Which is why, though it wouldn’t exist without “Raiders“, Last Crusade slightly edges out “Raiders” as my favorite.  “Last Crusade”, at its core is about a father and son journeying to discover each other as much as it is a great adventure tale about a search for the Holy Grail.  And the film, as I briefly mentioned before, brings back Marcus Brody and Sallah, both from “Raiders” and both sorely missed in “Temple of  Doom“. And neither character just appears just so they can be listed in the credits — both have important parts to play in the plot, especially Marcus. Sean Connery, is perfectly cast as Indiana Jones’ father.  I love the relationship between the two — prickly, yet fun. “Last Crusade” is a fun adventure-filled movie, with lots of great and quotable lines. But it also has heart — when Henry Jones Sr. thinks Indy has died he is truly crushed, and we feel his pain. When the Nazis shoot Indy’s father in front of him to force Indy to get the Grail, it’s a shocking moment, and we feel Indy’s shock and pain — not to mention he’s about to lose his father. Indiana ends up obtaining the Grail to save his father, not for his own aggrandizement, like Harry Potter with the Philosopher’s Stone in that film and book. In other words, he didn’t want it to keep it.  And like the Stone, the Grail heals Henry Sr.

And isn’t Julian Glover just a perfect villain?

River Phoenix really is well cast as young Indiana Jones.  The opening sequence is also great — not only is it full of adventure itself, but we see Indiana become our Indiana, the hero we love.  The transition from the treasure hunter putting the hat on Indiana to the shot of Harrison Ford in the rain, attempting to recover the same artifact, is perfect. And speaking of great shots – the first shot of Sean Connery as Henry Jones, Sr, as he steps into the light is also perfect.  And what can be a more satisfying a ending to a movie than our heroes, Indiana, Henry, Sallah, and Marcus, as riding off into the sunset?

The structure of the film, like Raiders, is again of short episodes, linked into a longer story, which keeps the film moving and the adventure level high. In some ways, the film is a chase film, as much as it is a Quest. And it’s also a Quest of characters of the Joneses coming to know each other as well as the Quest for the Holy Grail.

Recommendation:  See it!  And, again, a great film for kids and teenagers.
Rating:  5 of 5 Stars
Next Film:  Indiscreet

Indiana Jones and the Temple of Doom

  • Title:  Indiana Jones and the Temple of Doom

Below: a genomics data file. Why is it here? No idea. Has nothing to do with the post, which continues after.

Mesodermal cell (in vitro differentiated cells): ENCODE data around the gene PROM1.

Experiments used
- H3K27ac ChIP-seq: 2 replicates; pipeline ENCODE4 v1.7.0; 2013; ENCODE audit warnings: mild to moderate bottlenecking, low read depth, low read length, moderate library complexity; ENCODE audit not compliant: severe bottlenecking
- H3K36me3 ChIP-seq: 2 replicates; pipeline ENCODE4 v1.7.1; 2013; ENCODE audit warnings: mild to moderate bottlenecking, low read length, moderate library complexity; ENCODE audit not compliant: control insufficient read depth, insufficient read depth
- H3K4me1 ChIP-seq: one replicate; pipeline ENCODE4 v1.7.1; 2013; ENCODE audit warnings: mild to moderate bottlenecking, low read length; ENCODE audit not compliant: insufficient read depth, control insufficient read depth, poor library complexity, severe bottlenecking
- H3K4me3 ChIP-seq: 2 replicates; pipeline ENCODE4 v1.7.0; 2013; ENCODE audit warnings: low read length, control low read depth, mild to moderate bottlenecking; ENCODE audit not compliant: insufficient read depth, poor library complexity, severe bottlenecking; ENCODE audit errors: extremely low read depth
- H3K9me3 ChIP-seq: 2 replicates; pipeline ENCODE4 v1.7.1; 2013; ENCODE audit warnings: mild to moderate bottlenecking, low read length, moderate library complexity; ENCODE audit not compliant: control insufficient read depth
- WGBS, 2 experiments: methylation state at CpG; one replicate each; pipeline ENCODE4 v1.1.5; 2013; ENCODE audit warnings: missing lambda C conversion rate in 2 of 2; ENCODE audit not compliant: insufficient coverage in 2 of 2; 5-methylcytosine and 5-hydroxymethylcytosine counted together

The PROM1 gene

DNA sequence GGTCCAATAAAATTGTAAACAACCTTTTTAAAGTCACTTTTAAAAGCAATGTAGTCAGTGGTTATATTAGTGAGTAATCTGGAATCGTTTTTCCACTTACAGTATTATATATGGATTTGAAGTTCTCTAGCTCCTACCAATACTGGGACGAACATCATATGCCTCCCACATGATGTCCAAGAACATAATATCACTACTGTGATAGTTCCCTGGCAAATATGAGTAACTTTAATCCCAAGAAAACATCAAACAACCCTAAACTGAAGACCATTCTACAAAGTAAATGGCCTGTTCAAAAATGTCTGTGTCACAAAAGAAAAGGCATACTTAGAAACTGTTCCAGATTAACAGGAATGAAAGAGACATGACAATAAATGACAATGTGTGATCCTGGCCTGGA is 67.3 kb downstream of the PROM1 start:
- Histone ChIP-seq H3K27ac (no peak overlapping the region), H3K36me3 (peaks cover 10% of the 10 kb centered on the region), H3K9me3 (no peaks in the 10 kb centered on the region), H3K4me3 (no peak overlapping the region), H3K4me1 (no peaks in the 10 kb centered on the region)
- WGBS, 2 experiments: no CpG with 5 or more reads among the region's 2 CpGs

• Director:  Steven Spielburg
  • Date:  1984
  • Studio:  Paramount
  • Genre:  Adventure, Action
  • Cast:  Harrison Ford, Kate Capshaw
  • Format:  Color, Widescreen
  • DVD Format:  R1, NTSC

Indiana Jones and the Temple of  Doom is important to cinema history because it’s the film that introduced the PG-13 rating to American movies.  Or rather, the controversy did (the film carries a PG rating).  “Temple of Doom” was criticized for it’s dark plot and violence, though admirers of  “Raiders” and “Last Crusade” also criticized it for sticking Indy with a screaming, whiny girl and a kid.  And for such a dark film, having a child in it as Indy’s “companion” seems a poor choice.  The film also lacks Indy’s friends — Sallah and Marcus — who add to the feel of the film series, generally.

Temple of  Doom is set in 1935, or three years prior to “Raiders”.  It opens in Shanghai with a 1930s-style musical number led by Willie (Kate Capshaw) singing “Anything Goes”.  Indiana is tougher, meaner, and more world-weary than in Raiders of the Lost Ark, even though the film is set earlier —  he’s in Shanghai  to sell back to a gangster his ancestor’s remains (ashes) probably stolen from an archaeological dig, museum, or grave site.  This Indy sees giving such an artifact to a museum as a waste of time and resources.  But he’s also willing to take the lounge singer, Willie, captive to get his payment (a large diamond) from Lo Chi.  He briefly gets the payment, but is poisoned.  Chaos ensues as Jones tries to get the antidote that’s been dropped on the floor of the ballroom as people stampede all over, while Willie tries to get the diamond. They finally escape out a window and into Indy’s car driven by Short Round, the stereotypical too smart, too cute kid.

Another friend of Indy’s get’s him a flight out of the country, but it’s a Lo Chi cargo plane.  Just shy of some mountains, the pilot and co-pilot dump the fuel and escape in parachutes.  With no parachutes, Jones, Short Round, and Willie escape in a life raft, ski down a slope, and end-up white water rafting.  It’s one of the best sequences in the movie.

The river takes them to India — and the plot gets dark, and at times gross.  Indy is taken to a town, which is dying, the people starving and the children taken.  Indy is talked into going to the palace of the local Maharajah to look for the stone and the children.  After the most disgusting dinner scene ever (snakes stuffed with more live snakes or eel; bugs; monkey brains served in the skull, eyeball soup.  I mean EEEWWW!)  Jones discovers a Thuggee cult in residence.  He also, eventually discovers the missing children are being forced to work as miners in a mine under the palace.